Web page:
Earlier this evening, I helped my daughter (almost 7) clean her room. As I hung up a getting-too-small dress in her closet, an adage that I've heard dozens of times popped into my head: Don't do anything for your kids that they can do for themselves. I was uncomfortable the first time I read those words, and have been uncomfortable with them every time an older mother, as well-adjusted as her children are, tells me this. Since when do we not help each other?
In our community, there is a teen suicide every few weeks. The sadness and "if onlys" reverberate through the town until the next sad event occurs. Nearly 50% of people who participated in Cigna's loneliness index in 2018 felt lonely always or sometimes. The former surgeon general of the United States said that isolation is the most prevalent threat to health in our nation.
This makes me wonder: are we taking this "Teach my kids not to need me" thing too far?
Our culture is slightly obsessed with the idea of independence. When I taught full time and had an infant at home, people told me how good it was for her to learn independence from me. When she got older and we decided not to put her on that big yellow bus, but to homeschool instead, the obvious concerns about her ability to be independent were written all over the furrowed brows of strangers.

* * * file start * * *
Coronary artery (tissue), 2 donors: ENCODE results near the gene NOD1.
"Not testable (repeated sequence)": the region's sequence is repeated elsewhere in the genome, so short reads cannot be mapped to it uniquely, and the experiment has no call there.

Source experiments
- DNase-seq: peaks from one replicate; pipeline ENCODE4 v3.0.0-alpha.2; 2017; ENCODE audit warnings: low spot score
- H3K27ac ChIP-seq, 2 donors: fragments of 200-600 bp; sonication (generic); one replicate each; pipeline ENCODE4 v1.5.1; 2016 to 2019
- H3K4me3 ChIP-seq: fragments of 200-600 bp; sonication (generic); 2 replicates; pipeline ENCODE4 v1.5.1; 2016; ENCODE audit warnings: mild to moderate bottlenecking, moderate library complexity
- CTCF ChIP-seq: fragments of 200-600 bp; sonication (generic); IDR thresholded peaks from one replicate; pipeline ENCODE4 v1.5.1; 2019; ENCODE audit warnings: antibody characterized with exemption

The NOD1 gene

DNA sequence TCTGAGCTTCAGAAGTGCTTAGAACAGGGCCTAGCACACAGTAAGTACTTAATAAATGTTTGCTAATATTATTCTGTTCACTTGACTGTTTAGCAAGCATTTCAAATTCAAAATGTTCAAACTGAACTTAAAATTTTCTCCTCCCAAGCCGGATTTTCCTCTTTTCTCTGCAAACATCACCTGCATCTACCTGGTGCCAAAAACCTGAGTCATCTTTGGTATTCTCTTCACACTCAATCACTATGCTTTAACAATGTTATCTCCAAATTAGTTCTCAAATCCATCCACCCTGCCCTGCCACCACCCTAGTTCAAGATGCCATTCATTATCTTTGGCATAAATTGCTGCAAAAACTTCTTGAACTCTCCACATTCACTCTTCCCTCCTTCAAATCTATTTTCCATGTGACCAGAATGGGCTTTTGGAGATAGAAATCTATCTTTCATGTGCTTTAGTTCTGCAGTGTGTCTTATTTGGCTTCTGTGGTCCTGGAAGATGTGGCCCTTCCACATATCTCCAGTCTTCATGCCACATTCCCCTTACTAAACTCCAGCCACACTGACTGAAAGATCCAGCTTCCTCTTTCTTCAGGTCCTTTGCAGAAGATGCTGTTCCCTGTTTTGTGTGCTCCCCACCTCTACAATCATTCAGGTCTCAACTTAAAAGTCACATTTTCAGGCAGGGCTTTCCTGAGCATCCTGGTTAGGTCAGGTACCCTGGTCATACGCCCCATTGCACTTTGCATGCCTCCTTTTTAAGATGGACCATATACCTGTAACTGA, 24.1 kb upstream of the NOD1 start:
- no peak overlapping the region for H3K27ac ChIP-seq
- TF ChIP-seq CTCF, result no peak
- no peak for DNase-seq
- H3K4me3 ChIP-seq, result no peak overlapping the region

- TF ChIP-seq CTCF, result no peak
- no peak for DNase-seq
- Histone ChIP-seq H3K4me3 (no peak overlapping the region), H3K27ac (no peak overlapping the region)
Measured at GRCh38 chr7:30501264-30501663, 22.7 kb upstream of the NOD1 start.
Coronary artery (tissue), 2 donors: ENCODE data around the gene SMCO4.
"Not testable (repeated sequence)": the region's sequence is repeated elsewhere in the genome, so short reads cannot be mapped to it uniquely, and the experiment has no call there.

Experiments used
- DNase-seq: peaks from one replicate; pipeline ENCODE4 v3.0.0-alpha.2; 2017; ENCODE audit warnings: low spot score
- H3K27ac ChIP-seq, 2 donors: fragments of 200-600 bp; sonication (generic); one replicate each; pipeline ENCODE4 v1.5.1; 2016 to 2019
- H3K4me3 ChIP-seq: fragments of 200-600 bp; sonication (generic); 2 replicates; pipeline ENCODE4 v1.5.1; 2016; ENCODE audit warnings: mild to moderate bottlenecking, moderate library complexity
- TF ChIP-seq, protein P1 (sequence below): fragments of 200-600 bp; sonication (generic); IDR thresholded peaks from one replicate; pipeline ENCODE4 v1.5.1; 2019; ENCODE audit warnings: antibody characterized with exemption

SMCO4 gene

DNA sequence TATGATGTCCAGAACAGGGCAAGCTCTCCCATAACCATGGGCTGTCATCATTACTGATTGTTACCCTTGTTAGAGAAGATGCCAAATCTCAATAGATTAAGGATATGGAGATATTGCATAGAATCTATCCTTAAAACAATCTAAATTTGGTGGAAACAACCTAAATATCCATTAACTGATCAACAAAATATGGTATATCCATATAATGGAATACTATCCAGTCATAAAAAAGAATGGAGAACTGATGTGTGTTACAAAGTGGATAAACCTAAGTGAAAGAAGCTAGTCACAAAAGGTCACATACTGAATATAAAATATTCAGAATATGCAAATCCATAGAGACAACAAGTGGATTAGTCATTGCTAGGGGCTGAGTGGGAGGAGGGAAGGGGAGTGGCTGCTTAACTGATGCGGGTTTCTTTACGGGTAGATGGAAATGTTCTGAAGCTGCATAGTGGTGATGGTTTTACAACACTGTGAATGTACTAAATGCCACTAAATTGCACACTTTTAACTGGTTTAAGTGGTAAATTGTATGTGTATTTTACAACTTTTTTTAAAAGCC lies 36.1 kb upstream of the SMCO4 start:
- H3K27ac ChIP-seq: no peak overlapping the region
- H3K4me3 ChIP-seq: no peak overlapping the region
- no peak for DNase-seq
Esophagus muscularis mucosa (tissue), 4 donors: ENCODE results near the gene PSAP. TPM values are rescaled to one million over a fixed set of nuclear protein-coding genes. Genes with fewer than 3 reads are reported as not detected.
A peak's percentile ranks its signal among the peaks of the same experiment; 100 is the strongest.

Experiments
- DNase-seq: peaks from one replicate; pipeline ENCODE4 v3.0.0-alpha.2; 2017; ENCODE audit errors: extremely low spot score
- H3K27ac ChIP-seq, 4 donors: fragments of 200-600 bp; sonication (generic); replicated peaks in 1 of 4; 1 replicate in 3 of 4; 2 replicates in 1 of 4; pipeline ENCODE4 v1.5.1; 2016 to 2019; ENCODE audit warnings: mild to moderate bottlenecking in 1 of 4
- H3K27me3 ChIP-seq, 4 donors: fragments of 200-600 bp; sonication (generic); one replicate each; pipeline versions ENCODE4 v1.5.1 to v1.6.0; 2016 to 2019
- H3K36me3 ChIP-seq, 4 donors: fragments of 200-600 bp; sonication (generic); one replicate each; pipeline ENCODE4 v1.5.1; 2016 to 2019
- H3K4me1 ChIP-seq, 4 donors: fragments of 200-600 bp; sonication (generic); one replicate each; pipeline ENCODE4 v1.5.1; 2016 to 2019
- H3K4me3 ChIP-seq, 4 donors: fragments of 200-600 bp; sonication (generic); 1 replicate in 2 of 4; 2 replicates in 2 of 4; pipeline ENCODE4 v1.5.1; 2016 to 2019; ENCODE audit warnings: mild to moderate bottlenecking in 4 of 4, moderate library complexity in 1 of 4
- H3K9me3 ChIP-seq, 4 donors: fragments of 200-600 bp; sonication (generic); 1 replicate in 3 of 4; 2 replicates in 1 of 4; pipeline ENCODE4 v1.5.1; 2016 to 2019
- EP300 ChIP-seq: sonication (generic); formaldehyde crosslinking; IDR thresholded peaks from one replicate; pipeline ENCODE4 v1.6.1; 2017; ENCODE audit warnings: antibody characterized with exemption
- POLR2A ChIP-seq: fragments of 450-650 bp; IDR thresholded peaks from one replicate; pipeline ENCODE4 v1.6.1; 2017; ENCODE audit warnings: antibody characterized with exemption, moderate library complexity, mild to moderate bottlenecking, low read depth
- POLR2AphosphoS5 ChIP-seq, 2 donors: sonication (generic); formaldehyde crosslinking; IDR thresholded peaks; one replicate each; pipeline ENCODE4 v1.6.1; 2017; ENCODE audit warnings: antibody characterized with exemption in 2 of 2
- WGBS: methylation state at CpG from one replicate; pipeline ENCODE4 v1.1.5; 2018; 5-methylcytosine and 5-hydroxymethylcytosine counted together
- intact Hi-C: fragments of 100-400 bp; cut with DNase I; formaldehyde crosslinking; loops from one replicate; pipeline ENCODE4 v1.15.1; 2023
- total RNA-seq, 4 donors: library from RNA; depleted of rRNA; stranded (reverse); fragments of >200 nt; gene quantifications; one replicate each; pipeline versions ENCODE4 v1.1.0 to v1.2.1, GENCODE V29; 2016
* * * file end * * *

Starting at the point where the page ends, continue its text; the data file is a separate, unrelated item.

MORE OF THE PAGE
But, I need people, and my children need me. This is not wrong or weak. This is human nature.
A few weeks ago, I went to the grocery store and saw a mom that I know from my MOPS group. Her child had broken a glass container, and she ran to grab paper towels and was wiping up the mess when I saw her. I went to help. She was fully capable of cleaning it up on her own, but I wanted her to know that I had been in that sticky situation too. At the same MOPS group, just a week earlier, a mom of grown children (Laurie Wildenberg) spoke to the crowd of tired young moms, and said, "I don't want my adult children to not need me. I want them to call me when they need help. I want them to come home for dinner and to still have a relationship with them."
Is it possible to teach our children to not need us physically, but to still learn to rely on others? Yes. We were created for community. We first see our need for others, for helpers, in Genesis. "It is not good for man to be alone."
I can teach my children how to do the laundry and tie their shoes, and allow them to do these things on their own. But what if the simple act of offering to help in physical ways like these is valuable for our relationship or our child's mental health? Why do we sacrifice relationship and mental health for that little golden statue called "independence"?
As my little girl hurdles closer to her seventh birthday, her responsibilities at home will increase. But when she accidentally spills the eggs that she's mixing in the bowl, I'll help her clean it up. When she can't find the pencil she needs to do her work, I'll help her find it. I want her to know that she can come to me and ask me for help as her life problems shift from missing pencils to navigating relationships or making major mistakes. In the distant future, I want her to call me up and tell me about the tough situation she's facing, not to run away and try to face something difficult entirely alone.